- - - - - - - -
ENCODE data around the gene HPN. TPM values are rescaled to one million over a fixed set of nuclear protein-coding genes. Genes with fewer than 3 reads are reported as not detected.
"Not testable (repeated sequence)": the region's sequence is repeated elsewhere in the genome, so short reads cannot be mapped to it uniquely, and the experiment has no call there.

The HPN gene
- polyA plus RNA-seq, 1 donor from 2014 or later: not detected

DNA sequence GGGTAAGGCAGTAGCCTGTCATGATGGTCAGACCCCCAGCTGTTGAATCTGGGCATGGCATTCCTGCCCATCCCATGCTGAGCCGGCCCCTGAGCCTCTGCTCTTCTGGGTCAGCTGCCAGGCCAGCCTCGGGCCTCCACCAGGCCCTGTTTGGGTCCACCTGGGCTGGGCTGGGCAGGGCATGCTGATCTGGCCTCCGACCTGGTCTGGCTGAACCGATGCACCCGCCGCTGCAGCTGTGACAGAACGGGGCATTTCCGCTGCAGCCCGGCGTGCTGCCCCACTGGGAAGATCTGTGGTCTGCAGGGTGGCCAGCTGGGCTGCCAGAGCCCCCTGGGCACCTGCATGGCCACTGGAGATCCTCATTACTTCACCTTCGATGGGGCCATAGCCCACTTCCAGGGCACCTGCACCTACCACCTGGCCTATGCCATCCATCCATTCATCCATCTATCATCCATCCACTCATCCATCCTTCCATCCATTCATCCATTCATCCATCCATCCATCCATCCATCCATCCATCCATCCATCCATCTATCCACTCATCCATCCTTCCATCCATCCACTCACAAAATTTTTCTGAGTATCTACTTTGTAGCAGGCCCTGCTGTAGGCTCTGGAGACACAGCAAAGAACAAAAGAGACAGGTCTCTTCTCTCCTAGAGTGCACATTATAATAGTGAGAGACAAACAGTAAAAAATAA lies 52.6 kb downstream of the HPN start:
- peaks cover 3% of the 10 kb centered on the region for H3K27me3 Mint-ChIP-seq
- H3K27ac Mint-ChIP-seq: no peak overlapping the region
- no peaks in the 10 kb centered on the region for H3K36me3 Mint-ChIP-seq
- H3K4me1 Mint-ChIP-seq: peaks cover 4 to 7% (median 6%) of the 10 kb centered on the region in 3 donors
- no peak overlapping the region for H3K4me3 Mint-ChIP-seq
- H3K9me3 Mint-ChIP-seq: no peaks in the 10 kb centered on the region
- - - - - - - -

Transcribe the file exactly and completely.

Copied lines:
ENCODE data around the gene HPN. TPM values are rescaled to one million over a fixed set of nuclear protein-coding genes. Genes with fewer than 3 reads are reported as not detected.
"Not testable (repeated sequence)": the region's sequence is repeated elsewhere in the genome, so short reads cannot be mapped to it uniquely, and the experiment has no call there.

The HPN gene
- polyA plus RNA-seq, 1 donor from 2014 or later: not detected

DNA sequence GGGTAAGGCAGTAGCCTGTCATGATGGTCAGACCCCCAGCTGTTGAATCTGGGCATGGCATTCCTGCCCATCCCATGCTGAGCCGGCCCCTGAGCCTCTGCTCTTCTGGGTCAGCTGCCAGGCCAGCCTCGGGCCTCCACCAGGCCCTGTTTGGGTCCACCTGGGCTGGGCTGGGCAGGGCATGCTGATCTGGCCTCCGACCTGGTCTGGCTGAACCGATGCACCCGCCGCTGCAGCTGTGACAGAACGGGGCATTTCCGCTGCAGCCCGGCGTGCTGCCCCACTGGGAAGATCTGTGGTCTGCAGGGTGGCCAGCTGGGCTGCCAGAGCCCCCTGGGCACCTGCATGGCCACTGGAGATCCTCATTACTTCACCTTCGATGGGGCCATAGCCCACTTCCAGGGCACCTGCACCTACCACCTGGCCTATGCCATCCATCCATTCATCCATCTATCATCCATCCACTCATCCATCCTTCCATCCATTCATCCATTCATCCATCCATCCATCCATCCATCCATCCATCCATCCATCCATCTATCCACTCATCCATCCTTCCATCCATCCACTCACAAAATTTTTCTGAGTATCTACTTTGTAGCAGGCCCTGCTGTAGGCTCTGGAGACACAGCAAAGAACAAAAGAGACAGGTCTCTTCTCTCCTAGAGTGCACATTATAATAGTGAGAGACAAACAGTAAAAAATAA lies 52.6 kb downstream of the HPN start:
- peaks cover 3% of the 10 kb centered on the region for H3K27me3 Mint-ChIP-seq
- H3K27ac Mint-ChIP-seq: no peak overlapping the region
- no peaks in the 10 kb centered on the region for H3K36me3 Mint-ChIP-seq
- H3K4me1 Mint-ChIP-seq: peaks cover 4 to 7% (median 6%) of the 10 kb centered on the region in 3 donors
- no peak overlapping the region for H3K4me3 Mint-ChIP-seq
- H3K9me3 Mint-ChIP-seq: no peaks in the 10 kb centered on the region